Chinese markets, pain relief and danger everywhere—in verse

Two if by Tim. Our poet lariat takes on China's manipulated stock exchanges (like Shanghai) and the FDA's most recent take on Nsaids, aka Death By Pain Relief. As always, laughter is the best medicine.

Chinese retail convention.
Chinese retail convention. (CBME-China)

WASHINGTON, July 16, 2015 — On Killer Painkillers: A Lament

“The Food and Drug Administration warned last week that the risk of heart attack and stroke from widely used painkillers that include Motrin IB, Aleve and Celebrex but not aspirin was greater than it previously had said. But what does that mean for people who take them?

“Experts said that the warning reflected the gathering evidence that there was risk even in small amounts of the drug, so-called nonaspirin, nonsteroidal anti-inflammatory drugs, or Nsaids, and that everyone taking them should use them sparingly for brief periods. Millions of Americans take them.”

−from a story in the New York Times 

No matter what the medicine I take, there seems to be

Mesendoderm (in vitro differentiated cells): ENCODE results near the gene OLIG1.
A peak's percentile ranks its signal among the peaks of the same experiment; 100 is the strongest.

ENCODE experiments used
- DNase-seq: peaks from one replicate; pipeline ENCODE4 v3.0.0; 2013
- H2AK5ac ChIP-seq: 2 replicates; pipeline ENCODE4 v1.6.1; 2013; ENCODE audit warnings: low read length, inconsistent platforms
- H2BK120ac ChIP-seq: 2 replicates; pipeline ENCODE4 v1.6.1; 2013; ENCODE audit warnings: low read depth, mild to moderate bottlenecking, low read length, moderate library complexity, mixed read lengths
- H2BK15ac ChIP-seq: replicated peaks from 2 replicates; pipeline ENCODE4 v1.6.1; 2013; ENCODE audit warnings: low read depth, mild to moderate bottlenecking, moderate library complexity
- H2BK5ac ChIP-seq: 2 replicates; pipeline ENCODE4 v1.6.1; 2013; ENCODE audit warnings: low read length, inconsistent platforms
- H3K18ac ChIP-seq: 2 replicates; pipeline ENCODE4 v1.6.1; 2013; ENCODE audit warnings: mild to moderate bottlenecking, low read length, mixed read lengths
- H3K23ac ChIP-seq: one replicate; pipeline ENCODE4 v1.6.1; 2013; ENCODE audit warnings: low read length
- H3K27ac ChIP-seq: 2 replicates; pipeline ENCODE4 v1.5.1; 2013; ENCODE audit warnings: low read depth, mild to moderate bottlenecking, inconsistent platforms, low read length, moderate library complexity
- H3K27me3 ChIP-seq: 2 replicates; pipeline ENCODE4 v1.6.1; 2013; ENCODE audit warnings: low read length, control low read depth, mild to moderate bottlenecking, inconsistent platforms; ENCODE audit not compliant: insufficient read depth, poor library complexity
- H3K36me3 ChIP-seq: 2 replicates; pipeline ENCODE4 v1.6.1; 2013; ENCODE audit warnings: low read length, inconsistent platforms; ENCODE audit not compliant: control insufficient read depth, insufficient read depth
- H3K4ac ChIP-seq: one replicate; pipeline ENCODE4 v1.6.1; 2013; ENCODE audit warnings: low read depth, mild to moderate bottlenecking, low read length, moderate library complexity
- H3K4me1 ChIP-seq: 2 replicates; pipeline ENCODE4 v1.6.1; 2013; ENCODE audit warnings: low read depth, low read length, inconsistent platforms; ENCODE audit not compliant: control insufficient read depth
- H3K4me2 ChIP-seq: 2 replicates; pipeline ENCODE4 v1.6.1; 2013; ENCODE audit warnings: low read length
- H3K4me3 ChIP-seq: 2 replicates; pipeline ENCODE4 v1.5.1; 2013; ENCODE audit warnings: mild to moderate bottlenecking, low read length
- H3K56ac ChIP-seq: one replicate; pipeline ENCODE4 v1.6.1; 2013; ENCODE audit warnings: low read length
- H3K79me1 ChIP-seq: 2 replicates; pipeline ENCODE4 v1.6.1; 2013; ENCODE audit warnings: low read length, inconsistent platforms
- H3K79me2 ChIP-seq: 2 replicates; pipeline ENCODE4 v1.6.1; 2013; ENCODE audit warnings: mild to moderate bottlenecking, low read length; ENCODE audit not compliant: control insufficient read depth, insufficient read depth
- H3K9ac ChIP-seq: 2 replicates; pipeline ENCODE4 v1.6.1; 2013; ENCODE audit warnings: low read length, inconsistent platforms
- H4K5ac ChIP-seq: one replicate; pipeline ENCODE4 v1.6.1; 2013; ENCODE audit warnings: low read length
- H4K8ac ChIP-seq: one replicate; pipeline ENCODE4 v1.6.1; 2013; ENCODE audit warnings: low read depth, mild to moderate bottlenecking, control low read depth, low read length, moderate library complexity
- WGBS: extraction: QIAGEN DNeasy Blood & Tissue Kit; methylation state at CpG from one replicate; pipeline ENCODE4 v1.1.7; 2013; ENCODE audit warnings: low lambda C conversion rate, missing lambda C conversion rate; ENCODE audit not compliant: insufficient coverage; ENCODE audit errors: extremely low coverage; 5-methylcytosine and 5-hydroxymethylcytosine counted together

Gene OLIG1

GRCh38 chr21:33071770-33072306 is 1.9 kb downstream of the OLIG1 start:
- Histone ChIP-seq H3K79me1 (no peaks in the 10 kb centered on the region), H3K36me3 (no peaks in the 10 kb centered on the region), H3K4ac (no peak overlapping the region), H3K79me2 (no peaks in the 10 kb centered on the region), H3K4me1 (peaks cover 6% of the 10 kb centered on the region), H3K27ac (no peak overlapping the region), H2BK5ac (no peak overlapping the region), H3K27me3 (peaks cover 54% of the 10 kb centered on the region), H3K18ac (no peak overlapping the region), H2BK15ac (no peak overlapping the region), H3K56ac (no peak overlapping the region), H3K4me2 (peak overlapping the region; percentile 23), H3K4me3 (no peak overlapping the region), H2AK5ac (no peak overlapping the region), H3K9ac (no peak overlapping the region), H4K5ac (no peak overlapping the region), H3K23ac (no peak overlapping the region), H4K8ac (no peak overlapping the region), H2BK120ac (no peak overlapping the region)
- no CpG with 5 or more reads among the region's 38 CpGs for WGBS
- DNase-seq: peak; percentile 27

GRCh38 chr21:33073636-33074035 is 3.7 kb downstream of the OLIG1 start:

a risk of heart attack in such a very high degree.
I wish I had a dollar every time an expert spoke,
warning me my medicine would soon give me a stroke.
The side effects of all the pills I take would seem to hint
that I’d be better off if I ingested tufts of lint!


Chinese Markets a Bit Like Chinese Checkers

Investing in the Chinese market takes a robust faith
that all your money will not vanish like some airy wraith.
For while that country’s thriving in most sectors, there’s a chance
you’ll lose not just your shirt but also shoes and socks and pants.
I wouldn’t say the bubble’s burst, but prudence is advised
before you pony up on bargains Shanghai’s advertised.
The government in Beijing may ship millions to their aid,
but folks who have invested are beginning to look frayed.

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